Classic Mashed Potatoes
Classic mashed potatoes — smooth, buttery, rich and savory — are one of my favorite foods. When fresh and hot and fluffy, there’s not much better to eat. These are the kind of mashed potatoes you want on your plate with your chicken fried steak and cream gravy. These are the ones to serve with roast chicken or fried pork chops.
Here’s 5 tips for the best mashed potatoes:
1. Use a starchy potato like Russet or Yukon Gold (not red potatoes or fingerlings). Starchy potatoes can absorb more cream and butter and make the fluffiest mashed potatoes
2. Boil potatoes until soft and then DRY them. Drain well and then put back into the pot over low heat until all the extra water has evaporated. This should just take a few seconds. If your potatoes aren’t drained well, you’ll end up with watery, bland mashed potatoes
3. Use a potato ricer for maximum fluffiness and smoothness; use a potato masher or bean masher if you like chunky mashed potatoes
4. Use heavy cream or half-and-half for rich, creamy potatoes like you get at fancy steakhouses. Whole milk, light sour cream, or plain yogurt work well if you want to reduce the fat.
5. Add a couple of peeled garlic cloves to the boiling water and mash them up with the potatoes because it tastes good
Watch the Mashed Potatoes Video on YouTube!
And since I LOVE tips, here’s two to help you do some of the work ahead of time:
1. Peel potatoes up to 2 days in advance and store covered with water in the fridge. The water prevents oxidizing and turning brown and if you store them in the pot, then you can go straight from fridge to stove!
2. Boil potatoes before serving time. When tender, turn off heat but leave pot covered. The potatoes will stay very hot for up to 30 minutes. Just drain and mash when you are ready.
To keep mashed potatoes warm, put them in a double boiler or bain marie. A tip from my pal Bruce: smear a thin layer of cream all over the top of the mashed potatoes to keep them from drying out, then stir it in before serving!
Try adding fresh herbs like basil (sounds weird but believe) or some funky cheese like gorgonzola or feta. My preference is to use just cream and butter … but my mom has been known to use sour cream instead of heavy cream and my friend Laurel uses cream cheese. I encourage all to experiment! Mashed potatoes are a blank canvas just waiting for your inspiration! Here are two of my favorite mashed potato variations: Horseradish mashed potatoes and Jalapeño-cheese mashed potatoes.
Since it’s just two of us at home, I just cook a pound at a time and that makes about four servings (which means leftovers! To make potato taquitos or mashed potato waffles!) To serve more, double or triple the recipe. To serve 12 or more people, for example, use 3 pounds of potatoes with 3/4 cup cream and 3 tablespoons butter.
Fluffy Mashed Potatoes RecipePrint
Fluffy Mashed Potatoes
- Yield: 4 1x
- 1 pound Russet potatoes
- 2 cloves garlic, peeled and left whole
- 1/4 cup cream or half-and-half
- 1 tablespoon butter
- 1 teaspoon salt
- 1/2 teaspoon white pepper
- Peel potatoes and cut in half if they are very large. Place in a pot with enough water to cover. Bring to boil and boil 10-15 minutes or until soft. (At this point you can stop and leave them in the water up to 30 minutes before mashing)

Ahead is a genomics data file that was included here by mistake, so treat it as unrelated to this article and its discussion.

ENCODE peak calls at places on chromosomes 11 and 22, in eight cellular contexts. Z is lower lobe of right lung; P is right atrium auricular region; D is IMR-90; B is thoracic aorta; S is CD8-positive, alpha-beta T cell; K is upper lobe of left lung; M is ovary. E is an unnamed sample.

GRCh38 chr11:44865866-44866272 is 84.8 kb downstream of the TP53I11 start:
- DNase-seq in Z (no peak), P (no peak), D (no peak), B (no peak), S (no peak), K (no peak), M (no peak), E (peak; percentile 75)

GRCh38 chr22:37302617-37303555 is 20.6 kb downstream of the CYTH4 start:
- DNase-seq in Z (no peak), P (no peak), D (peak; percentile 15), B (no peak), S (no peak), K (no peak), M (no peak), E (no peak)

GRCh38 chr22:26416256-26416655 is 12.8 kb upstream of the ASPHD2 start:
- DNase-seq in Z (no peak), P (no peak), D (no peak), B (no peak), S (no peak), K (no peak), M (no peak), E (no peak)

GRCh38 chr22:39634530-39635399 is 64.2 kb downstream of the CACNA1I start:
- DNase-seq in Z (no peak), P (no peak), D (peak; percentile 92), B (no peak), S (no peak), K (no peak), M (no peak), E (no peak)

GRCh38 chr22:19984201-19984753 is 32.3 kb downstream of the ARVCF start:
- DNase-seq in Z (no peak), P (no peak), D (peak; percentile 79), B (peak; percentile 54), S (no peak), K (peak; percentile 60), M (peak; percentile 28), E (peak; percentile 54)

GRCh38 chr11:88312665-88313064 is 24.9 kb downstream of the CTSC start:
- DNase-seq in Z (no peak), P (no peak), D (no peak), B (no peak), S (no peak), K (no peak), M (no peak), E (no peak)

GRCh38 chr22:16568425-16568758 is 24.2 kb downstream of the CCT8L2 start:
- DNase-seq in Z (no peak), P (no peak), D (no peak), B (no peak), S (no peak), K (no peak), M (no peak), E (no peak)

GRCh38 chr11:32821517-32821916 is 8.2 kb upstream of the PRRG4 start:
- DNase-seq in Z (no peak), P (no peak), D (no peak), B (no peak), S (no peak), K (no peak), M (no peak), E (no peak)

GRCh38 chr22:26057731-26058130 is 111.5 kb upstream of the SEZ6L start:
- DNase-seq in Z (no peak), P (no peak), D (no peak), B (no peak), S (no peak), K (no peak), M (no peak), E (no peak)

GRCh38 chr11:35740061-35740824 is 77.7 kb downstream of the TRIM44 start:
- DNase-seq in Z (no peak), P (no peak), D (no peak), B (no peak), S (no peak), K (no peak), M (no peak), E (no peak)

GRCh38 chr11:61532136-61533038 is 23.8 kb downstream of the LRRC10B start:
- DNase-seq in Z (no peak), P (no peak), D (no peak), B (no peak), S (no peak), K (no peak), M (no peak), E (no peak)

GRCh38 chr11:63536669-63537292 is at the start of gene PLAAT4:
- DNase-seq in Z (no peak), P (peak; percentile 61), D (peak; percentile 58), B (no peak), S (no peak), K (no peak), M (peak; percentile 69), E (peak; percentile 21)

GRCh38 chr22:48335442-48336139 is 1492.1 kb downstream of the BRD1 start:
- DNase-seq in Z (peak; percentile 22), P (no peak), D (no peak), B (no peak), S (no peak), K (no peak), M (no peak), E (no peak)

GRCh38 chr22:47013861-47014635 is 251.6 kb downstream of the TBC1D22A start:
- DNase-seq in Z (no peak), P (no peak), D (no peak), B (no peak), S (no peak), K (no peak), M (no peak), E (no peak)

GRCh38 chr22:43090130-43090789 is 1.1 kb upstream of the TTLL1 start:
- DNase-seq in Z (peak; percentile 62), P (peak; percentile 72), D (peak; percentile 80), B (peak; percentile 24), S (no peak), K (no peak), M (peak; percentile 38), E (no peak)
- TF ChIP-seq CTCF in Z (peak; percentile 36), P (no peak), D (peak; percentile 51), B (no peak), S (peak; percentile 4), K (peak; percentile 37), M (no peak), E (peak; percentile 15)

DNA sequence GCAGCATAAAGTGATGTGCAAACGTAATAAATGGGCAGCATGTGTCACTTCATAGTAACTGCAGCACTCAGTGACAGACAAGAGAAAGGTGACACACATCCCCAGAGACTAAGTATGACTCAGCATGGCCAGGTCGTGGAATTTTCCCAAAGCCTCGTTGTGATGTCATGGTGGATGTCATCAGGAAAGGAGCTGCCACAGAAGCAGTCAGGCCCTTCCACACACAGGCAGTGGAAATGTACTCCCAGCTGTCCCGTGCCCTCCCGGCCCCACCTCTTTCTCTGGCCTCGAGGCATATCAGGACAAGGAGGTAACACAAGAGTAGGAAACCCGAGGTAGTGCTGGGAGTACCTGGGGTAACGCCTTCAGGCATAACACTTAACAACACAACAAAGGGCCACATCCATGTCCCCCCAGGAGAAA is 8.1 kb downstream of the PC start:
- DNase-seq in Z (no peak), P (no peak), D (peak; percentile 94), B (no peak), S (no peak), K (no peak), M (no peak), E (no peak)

- Drain well and dry the pot.
- Run potatoes through a ricer or mash them in the pot with a potato masher.
- Add remaining ingredients and stir gently. Serve hot.
Mashed Potatoes How-to Video
Need a potato ricer? Here’s one!
Since you asked on Youtube how we make them, and I don’t have a Google account to sign in, I’ll answer here, if that’s ok.
I have 2 methods that I think are better than boiling in water. The creamiest are from Tyler Florence, who recommends cooking them in milk and cream. So good, and they absorb the creamy dairy instead of absorbing water. Drain off (and preserve!) the milk and cream mix, then mash them up with butter and add back in as much of the liquid as you like for the texture you want.
My other trick is to chop them into about 1-inch pieces or planks and steam them over chicken broth. Less liquid is absorbed so the potato flavor is more pronounced and the broth doesn’t make them taste like chicken, it just enhances their natural flavor. When I’m making them for a crowd, I cook them in a steamer basket in my pressure cooker over a cup of chicken broth. This is how I’ll do them next week for Thanksgiving.
I’m absolutely going to make your jalapeño cheese potatoes, because they made me salivate, literally. I want them now!
Thanks, SandyToes! 🙂
I’ve heard of the cooking in milk trick but not steaming them. That makes total sense! So smart. Thanks for sharing!
To get kids and ‘doubters’ to eat Squash, bake an Acorn S. and add the pulp to 4 times the mashed potato, but don’t tell them about it. Nice earthy flavor and they will ask you about the color, taste and all.
I love that idea, Mark! Sounds delicious. Thanks for sharing!
These look good. One of my restaurant pet peeves is getting mashed potatoes and they don’t taste like potatoes, they taste like potato flavored butter.
I made mashed potatoes the other day and put finely chopped shallots in them and it was really good. Little stronger onion flavor than chives but still complimentary and not overpowering.
That does sound good, Darren. I love how easy it is to experiment with mashed potatoes